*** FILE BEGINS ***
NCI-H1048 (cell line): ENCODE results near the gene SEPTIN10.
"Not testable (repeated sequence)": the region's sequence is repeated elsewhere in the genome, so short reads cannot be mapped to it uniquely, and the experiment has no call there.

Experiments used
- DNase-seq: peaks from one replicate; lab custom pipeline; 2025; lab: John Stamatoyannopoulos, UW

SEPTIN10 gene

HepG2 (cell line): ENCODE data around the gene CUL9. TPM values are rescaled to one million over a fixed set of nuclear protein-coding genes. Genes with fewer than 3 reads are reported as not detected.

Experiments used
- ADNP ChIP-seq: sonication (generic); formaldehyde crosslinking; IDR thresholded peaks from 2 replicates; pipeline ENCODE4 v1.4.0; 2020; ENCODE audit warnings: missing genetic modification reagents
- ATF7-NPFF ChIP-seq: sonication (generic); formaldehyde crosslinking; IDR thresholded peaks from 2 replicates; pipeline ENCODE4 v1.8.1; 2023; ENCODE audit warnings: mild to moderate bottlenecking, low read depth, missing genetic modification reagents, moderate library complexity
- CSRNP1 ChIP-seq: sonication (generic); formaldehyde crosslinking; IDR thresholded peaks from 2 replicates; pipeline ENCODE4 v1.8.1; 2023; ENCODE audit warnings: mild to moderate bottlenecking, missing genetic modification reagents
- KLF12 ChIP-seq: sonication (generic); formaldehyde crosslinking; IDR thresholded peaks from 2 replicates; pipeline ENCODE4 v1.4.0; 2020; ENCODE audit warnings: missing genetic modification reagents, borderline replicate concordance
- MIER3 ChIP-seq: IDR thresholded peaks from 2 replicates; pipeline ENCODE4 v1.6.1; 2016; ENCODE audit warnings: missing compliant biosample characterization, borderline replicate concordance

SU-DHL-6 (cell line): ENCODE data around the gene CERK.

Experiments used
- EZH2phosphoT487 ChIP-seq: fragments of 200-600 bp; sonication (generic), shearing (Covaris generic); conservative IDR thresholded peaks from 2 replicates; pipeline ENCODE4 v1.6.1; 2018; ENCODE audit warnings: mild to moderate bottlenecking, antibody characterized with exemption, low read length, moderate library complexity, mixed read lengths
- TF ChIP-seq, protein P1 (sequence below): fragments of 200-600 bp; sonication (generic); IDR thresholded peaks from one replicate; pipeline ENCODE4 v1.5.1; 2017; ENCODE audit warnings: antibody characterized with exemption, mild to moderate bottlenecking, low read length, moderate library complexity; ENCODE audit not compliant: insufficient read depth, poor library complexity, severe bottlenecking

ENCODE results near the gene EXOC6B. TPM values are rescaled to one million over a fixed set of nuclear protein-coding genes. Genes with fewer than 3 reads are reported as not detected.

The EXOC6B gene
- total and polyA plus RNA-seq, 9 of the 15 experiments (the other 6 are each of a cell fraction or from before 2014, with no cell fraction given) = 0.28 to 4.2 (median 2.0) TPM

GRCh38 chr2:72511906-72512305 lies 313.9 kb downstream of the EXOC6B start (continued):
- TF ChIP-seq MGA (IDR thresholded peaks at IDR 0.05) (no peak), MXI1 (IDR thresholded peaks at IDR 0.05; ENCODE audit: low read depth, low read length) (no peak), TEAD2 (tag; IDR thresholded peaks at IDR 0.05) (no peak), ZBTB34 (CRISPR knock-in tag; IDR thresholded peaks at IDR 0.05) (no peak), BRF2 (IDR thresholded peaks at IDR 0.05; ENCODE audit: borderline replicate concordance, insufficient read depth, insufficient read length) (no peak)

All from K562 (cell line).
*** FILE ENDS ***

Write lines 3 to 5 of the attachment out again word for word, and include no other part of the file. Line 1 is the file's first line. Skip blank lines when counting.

Experiments used
- DNase-seq: peaks from one replicate; lab custom pipeline; 2025; lab: John Stamatoyannopoulos, UW

SEPTIN10 gene